“Are the …’s good today?” is how all conversations start at the frutería. Old men on the way to the tabaco next door stick their heads in to ask it, promising to be back after the rest of their errands. Fathers jiggling babies in front carriers ask it on Saturdays, as they work their way down long lists. I ask it. The answer is never no, though once the avocados were too hard and I was instructed to come back for them the next day.
How many figs do I want? Which type of apples? One morning, I asked which tomatoes were best. The response was philosophical. Best? It was a question of personal taste. Did I like sweet ones or acidic ones or meaty ones? Was I going to eat them sliced and sprinkled with salt or topped with tuna belly from a tin or mashed onto a roll for breakfast or cooked down into a sauce?
This morning, there were figs at the frutería, with a dusky purplish bloom to them like grapes, exotic and twice the size I might have gotten back home, where they would have been air shipped to my grocery store in Atlanta from California. There, I would’ve bought them once a summer, or, noting the price, not bought them at all. Laid out in the frutería in a stairstepped display that bridged the border between store and street, they demanded a change in our dinner plans. I’ll have six of the figs, I said, using the word higos.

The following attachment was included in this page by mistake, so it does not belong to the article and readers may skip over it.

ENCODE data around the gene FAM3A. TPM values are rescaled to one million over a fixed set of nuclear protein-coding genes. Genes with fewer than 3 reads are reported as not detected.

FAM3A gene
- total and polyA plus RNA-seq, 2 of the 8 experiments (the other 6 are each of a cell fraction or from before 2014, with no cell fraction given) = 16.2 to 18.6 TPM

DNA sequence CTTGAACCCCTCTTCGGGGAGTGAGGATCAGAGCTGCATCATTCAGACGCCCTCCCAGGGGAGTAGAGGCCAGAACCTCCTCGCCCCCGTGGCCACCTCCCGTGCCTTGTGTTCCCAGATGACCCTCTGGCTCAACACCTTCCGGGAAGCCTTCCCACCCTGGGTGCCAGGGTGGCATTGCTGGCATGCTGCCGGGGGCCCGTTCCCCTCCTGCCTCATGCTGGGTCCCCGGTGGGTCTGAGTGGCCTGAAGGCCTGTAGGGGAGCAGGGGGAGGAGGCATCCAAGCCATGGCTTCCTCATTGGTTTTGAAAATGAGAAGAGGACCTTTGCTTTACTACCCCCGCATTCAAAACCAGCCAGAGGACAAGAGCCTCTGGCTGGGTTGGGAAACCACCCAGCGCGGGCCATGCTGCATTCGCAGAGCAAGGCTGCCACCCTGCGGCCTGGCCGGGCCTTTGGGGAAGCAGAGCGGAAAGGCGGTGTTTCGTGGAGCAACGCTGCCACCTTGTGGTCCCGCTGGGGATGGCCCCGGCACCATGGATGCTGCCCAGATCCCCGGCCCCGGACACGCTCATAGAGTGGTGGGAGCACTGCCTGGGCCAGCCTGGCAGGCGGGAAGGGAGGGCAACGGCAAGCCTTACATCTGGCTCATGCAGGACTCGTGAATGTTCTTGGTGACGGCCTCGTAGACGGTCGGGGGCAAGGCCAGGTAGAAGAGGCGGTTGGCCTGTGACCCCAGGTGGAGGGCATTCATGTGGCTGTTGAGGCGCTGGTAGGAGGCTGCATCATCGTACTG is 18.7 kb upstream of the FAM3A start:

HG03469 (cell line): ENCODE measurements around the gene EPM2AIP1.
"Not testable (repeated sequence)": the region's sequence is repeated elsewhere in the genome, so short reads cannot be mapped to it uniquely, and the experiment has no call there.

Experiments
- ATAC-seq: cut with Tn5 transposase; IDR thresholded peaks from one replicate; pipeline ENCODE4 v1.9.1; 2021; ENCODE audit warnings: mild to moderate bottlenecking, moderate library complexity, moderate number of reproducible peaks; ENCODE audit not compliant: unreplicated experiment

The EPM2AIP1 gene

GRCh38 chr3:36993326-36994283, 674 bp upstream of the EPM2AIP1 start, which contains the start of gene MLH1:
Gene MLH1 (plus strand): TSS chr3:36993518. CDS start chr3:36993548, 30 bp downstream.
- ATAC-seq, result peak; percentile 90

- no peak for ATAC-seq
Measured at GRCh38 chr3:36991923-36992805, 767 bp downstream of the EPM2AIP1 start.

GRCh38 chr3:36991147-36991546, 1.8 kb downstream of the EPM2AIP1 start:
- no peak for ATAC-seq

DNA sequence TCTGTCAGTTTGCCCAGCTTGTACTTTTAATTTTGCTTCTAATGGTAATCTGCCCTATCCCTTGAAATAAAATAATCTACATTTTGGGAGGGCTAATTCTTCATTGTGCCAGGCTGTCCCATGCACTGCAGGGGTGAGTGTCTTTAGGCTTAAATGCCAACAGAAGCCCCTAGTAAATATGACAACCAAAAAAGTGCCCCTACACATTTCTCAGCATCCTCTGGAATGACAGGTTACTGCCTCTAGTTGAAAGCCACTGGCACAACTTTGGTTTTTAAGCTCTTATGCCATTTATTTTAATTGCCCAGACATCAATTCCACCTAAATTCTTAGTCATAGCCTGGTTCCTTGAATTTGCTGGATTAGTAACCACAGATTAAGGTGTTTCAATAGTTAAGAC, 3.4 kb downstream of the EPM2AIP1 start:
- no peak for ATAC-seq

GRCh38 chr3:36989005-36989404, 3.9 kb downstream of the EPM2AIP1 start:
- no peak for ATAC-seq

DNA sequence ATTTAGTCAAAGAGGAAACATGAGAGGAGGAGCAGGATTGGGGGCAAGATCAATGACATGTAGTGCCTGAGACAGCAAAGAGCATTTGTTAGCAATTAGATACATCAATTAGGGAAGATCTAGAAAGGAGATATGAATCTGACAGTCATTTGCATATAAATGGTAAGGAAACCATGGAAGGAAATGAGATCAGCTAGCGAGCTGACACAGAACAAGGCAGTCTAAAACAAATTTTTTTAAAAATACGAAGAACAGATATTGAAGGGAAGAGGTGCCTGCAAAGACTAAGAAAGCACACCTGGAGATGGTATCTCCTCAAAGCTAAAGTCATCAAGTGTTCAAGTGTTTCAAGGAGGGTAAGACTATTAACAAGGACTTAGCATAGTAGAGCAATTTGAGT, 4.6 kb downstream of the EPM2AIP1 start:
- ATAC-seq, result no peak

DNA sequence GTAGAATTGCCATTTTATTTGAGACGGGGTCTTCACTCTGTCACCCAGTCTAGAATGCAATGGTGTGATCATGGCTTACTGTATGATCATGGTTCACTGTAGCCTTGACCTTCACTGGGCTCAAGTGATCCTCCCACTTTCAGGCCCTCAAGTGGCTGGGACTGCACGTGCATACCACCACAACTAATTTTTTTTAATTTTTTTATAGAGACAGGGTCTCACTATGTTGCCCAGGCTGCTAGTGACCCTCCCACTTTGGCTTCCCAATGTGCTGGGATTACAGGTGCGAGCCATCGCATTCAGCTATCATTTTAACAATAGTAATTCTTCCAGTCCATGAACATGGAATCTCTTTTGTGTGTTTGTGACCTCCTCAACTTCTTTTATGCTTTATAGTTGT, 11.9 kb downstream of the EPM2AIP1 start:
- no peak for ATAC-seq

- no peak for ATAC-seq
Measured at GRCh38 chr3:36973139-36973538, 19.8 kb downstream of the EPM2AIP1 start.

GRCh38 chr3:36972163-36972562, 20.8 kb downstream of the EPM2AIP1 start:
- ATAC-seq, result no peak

Las brevas? I was corrected gently, because the early brief crop of figs that comes at the beginning of June has its own name.
As do the cherries that come only from the Jerte Valley region: las picotas. When a cherry is picked, the stem comes with it. Not so with picotas, smaller and sweeter and harder to come by.
This spring began with asparagus, both green and white, and artichokes more diminutive than the ones I never bought back in the States because they were a pain to figure out what to do with. Then came the fresones, which I at first thought were just the same as fresas; strawberries. Not so. Fresones are the giant juicy hybrids that, bred for longer storage and easier transport, have taken over the world. Fresas are smaller. Their flavor is more pronounced; their season is shorter. You can only find them near where they grew: they don’t last long. I managed to get one box before they went out of season.
Now it’s June, and the red bananas have arrived. Red bananas? I stand in the shop making my way down my list. Arugula. Three apples. Two cucumbers. Watermelon.
Whole, or half? I’m asked.
The clerk selects one and thumps it, as serious as a doctor with a stethoscope. Setting it on the counter, she deferentially traces its circumference with her sharp knife, all the way around, inscribing a tender, pale green equator. Inserting the very tip of her knife, she gives a deft twist.
The melon cracks open.
Two perfect halves; the pale pink luscious heart of the matter, revealed.
Eggs for Young America, Katherine L. Hester’s collection of short stories, was chosen as a New York Times Notable Book. Her short fiction, poetry, and nonfiction have appeared in publications ranging from Prize Stories: The O. Henry Awards to Madridnofrills.com. Although much of her life has been spent shuttling back and forth between Texas and the deep(er) South, she now finds herself living in Madrid, Spain, where she blogs about her neighborhood at www.katherinelhester.com.
Photo courtesy of the author.